winced, as if he had been struck, at the gesture and what it disclosed,
but it needed neither to show him that she was bruised and hurt from the
violence of his embrace; and dreadful as he instantly realized this to
be, it seemed to matter very little if he could only learn that she was
not hurt beyond all healing by divining the desire and intention which
for one sacrilegious moment had almost mastered him.

A gauzy scarf which she had carried when she entered the room had fallen
to the floor. He stooped and picked it up, and stood looking at it,
running it through his hands, his head bent. It was white and sheer, a
mere gossamer--he must have stepped on it, for in one place it was torn,
in another slightly soiled. Sylvia, watching him, holding her breath,
could see the muscles of his white face growing tenser and tenser around
his set mouth, and still he did not glance at her or speak to her. At
last he unfolded it to its full size, and wrapped it about her, his eyes
giving her the smile which his lips could not.

"Nothing matters to me in the whole world either--except you," he said
brokenly. "I think these last few--dreadful days--have shown us both how
much we need each other, and that the memory of them will keep us closer
together all our lives. If there's any question of forgiveness between
us, it's all on my side now, not yours, and I don't think I can--talk
about it now. But I'll never forget how you came to me to-night, and,
please God, some day I'll be more worthy of--of your love and--and your
_trust_ than I've shown myself now. Until I am--" He stopped, and,
lifting her arm, kissed the bruise which his own roughness had made
there. "What can I do--to make that better?" he managed to say.

"It didn't hurt--much--before--and it's all healed--now," she said,
smiling up at him; "didn't your mother ever 'kiss the place to make it
well' when you were a little boy, and didn't it always work like a charm?
It won't show at all, either, under my glove."

"Your glove?" he asked stupidly; and then, suddenly remembering what he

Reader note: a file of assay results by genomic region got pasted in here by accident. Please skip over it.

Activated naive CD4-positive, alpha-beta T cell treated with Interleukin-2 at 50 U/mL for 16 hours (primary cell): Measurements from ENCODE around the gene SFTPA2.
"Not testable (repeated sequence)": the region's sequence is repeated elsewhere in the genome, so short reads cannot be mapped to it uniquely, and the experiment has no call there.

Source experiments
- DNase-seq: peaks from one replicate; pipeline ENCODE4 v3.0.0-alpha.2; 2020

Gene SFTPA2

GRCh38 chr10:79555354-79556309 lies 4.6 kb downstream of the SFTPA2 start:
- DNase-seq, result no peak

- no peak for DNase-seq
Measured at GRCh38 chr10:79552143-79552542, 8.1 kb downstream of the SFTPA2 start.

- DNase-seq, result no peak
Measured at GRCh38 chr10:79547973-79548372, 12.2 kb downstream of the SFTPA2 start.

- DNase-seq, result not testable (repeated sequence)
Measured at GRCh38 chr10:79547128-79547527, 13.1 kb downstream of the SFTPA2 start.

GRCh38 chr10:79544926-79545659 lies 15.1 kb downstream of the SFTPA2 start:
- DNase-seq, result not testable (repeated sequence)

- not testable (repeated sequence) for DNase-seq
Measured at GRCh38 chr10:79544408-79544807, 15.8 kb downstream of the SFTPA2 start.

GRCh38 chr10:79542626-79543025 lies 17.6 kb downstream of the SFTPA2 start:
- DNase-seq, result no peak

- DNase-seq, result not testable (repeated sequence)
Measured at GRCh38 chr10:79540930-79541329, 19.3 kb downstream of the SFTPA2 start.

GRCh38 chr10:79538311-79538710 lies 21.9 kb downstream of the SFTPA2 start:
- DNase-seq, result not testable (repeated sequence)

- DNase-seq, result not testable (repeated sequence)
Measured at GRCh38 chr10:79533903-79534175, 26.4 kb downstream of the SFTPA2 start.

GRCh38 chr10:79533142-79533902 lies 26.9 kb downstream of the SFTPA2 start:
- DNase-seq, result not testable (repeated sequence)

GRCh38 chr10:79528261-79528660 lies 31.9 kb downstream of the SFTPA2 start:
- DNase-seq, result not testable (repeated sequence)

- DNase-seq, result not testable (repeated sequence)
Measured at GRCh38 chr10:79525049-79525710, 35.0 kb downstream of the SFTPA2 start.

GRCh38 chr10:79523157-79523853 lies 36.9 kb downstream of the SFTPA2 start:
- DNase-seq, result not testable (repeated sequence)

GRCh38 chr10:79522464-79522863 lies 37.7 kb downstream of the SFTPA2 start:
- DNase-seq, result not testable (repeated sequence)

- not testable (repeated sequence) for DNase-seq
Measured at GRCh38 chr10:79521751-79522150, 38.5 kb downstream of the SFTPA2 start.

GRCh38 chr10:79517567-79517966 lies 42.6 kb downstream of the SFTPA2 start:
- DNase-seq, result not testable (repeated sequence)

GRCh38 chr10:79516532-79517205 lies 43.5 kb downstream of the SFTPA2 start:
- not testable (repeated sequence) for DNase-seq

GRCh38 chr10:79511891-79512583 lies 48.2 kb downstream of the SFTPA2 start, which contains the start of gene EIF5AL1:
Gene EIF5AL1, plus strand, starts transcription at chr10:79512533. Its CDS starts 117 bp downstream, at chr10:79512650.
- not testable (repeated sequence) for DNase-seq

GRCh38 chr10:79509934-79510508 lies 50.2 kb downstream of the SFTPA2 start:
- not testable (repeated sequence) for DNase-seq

had entirely forgotten--"Oh--we were going to a ball together. You came
to tell me you would, after all. But surely you won't want to now--"

"Why not? We can take the motor--we won't be so very late--the others
went in the carryall, you know."

He drew a long breath, and looked away from her. "All right," he said at
last. "Go downstairs and get your cloak, if you left it there. I'll be
with you in a minute."

She obeyed, without a word, but waited so long that she grew alarmed, and
finally, unable to endure her anxiety any longer, she went back upstairs.
Austin's door was open into the hall, but it was dark in his room, and,
genuinely frightened, she groped her way towards the electric switch. In
doing so she stumbled against the bed, and her hand fell on Austin's
shoulder. He was kneeling there, his whole body shaking, his head buried
in his arms. Instantly she was on her knees beside him.

"My darling boy, what is it? Austin, _don't_! You'll break my heart."

"The marvel is--if I haven't--just now. I told your uncle that I was
afraid I would some time--that I knew I hadn't any right to you. But I
didn't think--that even I was bad enough--to fail you--like _this_--"

"You _haven't_ failed me--you _have_ a right to me--I never loved you
so much in all my life--" she hurried on, almost incoherently, searching
for words of comfort. "Dearest--will it make you feel any better--if I
say I'll marry you--right away?"

"What do you mean? When?"

"To-night, if you like. Oh, Austin, I love you so that it doesn't matter
a bit--whether I'm afraid or not. The only thing that really counts--is
to have you happy! And since I've realized that--I find that I'm not
afraid of anything in the whole world--and that I want to belong to you
as much--and as soon--as you can possibly want to have me!"

* * * * *

It was many months before Hamstead stopped talking about the "Graduation
Ball of that year." It surpassed, to an almost extraordinary degree, any
that had ever been held there. But the event upon which the village best
loved to dwell was the entrance of Sylvia Cary, the loveliest vision it
had ever beheld, on Austin Gray's arm, when all the other guests were
already there, and everyone had despaired of their coming. Following the
unwritten law in country places, which decrees that all persons engaged,
married, or "keeping company," must have their "first dance" together,
she gave that to Austin. Then Thomas and James, Frank and Fred, Peter,
and even Mr. Gray and Mr. Elliott, all claimed their turn, and by that
time Austin was waiting impatiently again. But country parties are long,
and before the night was over, all the men and boys, who had been
watching her in church, and bowing when they met her in the road, and
seizing every possible chance to speak to her when they went to the
Homestead on errands--or excuses for errands--had demanded and been given